There are many things that happen to a papyrus fragment once it is discovered. From its original unearthing at an archaeological site, to restoration and preservation, and finally to being inventoried, studied and published, it takes many people and many steps to complete the process. However, the bulk of a papyrologist's work consists of reading the text, creating a detailed transliteration of what he sees, and putting the fragment in context with other fragments, its site of origin, and its historical and, perhaps, literary significance.
The published edition of a text appears quite different than the original, yet the goal is to capture as much of the important information as possible and present it in an understandable format for others to use. Above you can see an example of a papyrus, P. Bingen 133, alongside its published text, edited by R. Caldwell and T. Gagos (more information about this text is available via APIS). Click on the image to enlarge it and compare the printed edition and the original papyrus. In the printed edition, the words of the text are printed along with symbols to indicate various features of the papyrus. By publishing the text in this way, the papyrologist makes the content of the papyrus available for use by other scholars.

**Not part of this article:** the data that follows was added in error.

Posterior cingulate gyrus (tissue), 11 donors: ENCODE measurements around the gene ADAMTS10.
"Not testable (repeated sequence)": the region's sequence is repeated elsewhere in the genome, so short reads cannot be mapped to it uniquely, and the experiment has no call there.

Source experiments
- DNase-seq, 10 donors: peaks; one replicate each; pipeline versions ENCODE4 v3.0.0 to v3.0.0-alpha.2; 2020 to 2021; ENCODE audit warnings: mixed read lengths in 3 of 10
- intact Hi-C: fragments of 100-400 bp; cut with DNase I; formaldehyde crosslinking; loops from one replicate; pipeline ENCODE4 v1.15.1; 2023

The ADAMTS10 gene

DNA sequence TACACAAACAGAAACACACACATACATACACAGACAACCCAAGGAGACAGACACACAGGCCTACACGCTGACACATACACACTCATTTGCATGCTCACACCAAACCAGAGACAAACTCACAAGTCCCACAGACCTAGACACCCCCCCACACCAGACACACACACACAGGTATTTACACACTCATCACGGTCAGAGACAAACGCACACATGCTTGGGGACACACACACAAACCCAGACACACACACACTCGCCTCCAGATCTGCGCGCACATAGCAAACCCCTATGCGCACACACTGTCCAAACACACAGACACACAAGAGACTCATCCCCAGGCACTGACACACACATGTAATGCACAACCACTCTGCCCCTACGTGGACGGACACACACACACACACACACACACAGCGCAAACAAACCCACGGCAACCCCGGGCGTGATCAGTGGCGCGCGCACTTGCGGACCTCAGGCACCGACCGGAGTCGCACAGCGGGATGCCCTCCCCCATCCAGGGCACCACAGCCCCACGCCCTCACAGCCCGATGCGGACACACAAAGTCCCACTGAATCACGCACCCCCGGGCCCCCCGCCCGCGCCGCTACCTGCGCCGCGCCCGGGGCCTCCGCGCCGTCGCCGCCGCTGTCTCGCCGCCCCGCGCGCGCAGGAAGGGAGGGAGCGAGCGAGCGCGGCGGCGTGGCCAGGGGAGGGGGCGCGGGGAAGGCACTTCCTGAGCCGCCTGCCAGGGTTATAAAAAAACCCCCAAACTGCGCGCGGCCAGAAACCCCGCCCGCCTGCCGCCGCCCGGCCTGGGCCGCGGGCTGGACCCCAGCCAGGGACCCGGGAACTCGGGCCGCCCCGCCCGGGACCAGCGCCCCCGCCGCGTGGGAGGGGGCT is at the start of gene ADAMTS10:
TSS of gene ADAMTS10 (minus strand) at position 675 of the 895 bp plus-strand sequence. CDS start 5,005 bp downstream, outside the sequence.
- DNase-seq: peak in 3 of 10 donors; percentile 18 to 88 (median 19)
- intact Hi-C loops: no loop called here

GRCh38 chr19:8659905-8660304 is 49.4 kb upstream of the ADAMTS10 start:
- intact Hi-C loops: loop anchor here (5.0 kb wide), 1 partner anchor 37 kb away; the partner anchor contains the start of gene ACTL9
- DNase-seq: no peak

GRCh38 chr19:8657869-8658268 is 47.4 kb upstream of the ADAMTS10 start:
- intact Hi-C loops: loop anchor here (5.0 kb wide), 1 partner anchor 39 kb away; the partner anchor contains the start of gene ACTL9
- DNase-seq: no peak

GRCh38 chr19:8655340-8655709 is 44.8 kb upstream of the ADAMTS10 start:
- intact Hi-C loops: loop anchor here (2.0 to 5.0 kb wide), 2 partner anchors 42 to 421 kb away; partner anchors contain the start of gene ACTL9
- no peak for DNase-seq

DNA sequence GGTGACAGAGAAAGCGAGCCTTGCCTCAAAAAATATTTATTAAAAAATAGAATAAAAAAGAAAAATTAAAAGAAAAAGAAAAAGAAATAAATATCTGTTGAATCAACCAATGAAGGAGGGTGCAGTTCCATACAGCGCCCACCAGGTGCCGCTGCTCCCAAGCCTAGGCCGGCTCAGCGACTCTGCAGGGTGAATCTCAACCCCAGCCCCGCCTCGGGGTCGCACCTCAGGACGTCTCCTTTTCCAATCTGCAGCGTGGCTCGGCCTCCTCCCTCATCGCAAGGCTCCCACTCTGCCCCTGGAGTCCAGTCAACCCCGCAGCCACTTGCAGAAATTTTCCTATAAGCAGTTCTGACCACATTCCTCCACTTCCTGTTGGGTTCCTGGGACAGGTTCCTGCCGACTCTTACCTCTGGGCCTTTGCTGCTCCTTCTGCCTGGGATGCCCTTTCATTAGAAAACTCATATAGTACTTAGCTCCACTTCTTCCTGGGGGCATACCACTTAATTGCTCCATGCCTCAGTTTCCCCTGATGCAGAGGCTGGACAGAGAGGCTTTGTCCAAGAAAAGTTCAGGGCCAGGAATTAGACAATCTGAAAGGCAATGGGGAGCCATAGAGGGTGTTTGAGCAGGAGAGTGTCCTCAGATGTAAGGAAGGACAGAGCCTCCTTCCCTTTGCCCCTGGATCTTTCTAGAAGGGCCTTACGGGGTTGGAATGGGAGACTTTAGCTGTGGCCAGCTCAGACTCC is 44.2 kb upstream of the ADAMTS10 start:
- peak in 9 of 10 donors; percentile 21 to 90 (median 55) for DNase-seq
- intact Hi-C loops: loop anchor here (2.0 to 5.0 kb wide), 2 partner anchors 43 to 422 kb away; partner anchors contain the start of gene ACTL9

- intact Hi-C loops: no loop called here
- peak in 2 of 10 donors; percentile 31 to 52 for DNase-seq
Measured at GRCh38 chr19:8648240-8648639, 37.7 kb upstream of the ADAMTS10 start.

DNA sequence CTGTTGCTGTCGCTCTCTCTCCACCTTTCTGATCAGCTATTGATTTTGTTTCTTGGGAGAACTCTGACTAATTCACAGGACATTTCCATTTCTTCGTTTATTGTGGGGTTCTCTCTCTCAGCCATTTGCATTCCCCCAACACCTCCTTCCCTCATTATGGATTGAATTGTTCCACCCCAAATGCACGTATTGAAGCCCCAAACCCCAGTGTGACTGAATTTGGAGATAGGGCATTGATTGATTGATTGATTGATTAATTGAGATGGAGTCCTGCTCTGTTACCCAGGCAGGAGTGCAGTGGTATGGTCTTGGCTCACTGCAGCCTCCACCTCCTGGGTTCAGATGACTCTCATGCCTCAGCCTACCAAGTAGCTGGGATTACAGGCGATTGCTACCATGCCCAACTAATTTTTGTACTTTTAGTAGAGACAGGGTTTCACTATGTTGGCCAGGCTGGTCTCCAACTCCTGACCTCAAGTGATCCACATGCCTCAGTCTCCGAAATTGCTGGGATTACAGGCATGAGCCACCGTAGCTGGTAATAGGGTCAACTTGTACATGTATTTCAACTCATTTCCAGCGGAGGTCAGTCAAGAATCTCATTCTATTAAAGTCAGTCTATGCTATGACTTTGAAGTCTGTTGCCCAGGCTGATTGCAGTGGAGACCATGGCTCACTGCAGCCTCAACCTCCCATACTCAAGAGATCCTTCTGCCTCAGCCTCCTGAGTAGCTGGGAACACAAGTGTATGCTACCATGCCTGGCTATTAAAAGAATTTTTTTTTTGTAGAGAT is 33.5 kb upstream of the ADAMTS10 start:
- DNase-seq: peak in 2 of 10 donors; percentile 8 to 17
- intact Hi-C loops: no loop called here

In addition to producing the transliterated text, the papyrologist may write extensively on the historical and physical context of the fragment. Many great discoveries in classical studies have arisen from the study of new ancient texts, and it is the job of the papyrologist to work with historians, archaeologists, and others to identify and analyze each new text.